A Facebook and Instagram post from Rocker BMX, posted on 9 May 2017:
a. The Facebook post featured an image of a man who was about to throw a small bicycle into a river. Large text on the image stated “the fatgirl was shit … so Dave chucked it in the river”. The image was accompanied by text which stated “#fatgirlminibmx #minibmx #beachcruisercompaniessuckdick”.
b. The Instagram post featured the same image and accompanying text.
The complainant, who believed it was likely that children would view the ads, challenged whether the use of the terms “shit” and “… suckdick” was offensive and irresponsible.
Stomp Racing Ltd t/a Rocker BMX (Rocker BMX) said the post was intended to mock the product of a competitor and therefore they believed it was not an ad.
They said they were an extreme sports company and their products were not targeted at children, although children did use them under adult supervision. They considered that Facebook and Instagram were not suitable for children and it was up to parents to ensure that their children did not visit websites that were not age-appropriate. They said that if they had intended to target children they would use platforms on which they knew children were active.
Rocker BMX said they had not received any complaints directly from their Facebook or Instagram followers, and believed that if those platforms had concerns about the posts they would have been removed.
The ASA considered Rocker BMX’s products would appeal to children, and noted that their Facebook and Instagram pages included photos and videos of children using their bikes. We considered it likely that children would be following them on social media and would therefore have seen the ads. We noted that Rocker BMX had not provided evidence to the contrary.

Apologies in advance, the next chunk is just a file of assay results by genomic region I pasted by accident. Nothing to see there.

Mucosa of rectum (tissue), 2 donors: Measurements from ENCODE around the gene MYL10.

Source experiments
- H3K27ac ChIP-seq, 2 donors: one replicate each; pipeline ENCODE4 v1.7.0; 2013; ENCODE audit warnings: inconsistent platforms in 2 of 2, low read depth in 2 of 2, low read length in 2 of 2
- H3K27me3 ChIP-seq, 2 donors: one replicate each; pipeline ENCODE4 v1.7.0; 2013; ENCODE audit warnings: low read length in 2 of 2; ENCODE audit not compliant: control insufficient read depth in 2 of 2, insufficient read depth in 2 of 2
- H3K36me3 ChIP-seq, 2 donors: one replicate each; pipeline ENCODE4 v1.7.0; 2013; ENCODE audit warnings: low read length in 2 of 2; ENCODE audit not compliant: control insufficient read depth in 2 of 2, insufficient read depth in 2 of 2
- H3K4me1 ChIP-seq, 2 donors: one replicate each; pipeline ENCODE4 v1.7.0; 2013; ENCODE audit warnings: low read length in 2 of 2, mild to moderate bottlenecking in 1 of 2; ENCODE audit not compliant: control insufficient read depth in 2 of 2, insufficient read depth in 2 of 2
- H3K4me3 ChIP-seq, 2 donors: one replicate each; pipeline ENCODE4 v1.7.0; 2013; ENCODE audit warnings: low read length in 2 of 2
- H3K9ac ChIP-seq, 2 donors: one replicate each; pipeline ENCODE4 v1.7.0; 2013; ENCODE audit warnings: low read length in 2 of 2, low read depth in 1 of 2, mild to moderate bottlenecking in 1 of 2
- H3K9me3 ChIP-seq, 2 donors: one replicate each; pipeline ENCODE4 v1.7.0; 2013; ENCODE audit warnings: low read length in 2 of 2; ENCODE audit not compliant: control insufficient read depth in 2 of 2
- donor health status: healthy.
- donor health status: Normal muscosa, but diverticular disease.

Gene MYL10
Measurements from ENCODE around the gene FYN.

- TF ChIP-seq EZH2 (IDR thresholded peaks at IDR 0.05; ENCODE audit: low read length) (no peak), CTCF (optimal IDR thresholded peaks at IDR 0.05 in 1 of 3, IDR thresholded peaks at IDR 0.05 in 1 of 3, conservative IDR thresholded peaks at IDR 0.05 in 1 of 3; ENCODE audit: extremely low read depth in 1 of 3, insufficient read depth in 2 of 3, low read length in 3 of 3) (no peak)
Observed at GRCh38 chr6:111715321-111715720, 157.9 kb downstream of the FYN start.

We considered that "shit" was a relatively mild swearword, but that "suckdick" was stronger language. Because the ads appeared in an untargeted medium and it was likely they were seen by children, we considered the ads had not been targeted appropriately and in that context were likely to cause serious offence to some. We therefore concluded the ads breached the Code.
The ads breached CAP Code (Edition 12) rules
Marketing communications must be prepared with a sense of responsibility to consumers and to society.
(Responsible advertising) and
Marketing communications must not contain anything that is likely to cause serious or widespread offence. Particular care must be taken to avoid causing offence on the grounds of race, religion, gender, sexual orientation, disability or age. Compliance will be judged on the context, medium, audience, product and prevailing standards.
Marketing communications may be distasteful without necessarily breaching this rule. Marketers are urged to consider public sensitivities before using potentially offensive material.
The fact that a product is offensive to some people is not grounds for finding a marketing communication in breach of the Code. (Harm and offence).
The ads must not appear again in their current form. We told Stomp Racing Ltd t/a Rocker BMX to remove the posts, and to ensure that in future they took care to appropriately target their ads and not to use language which was likely to cause offence.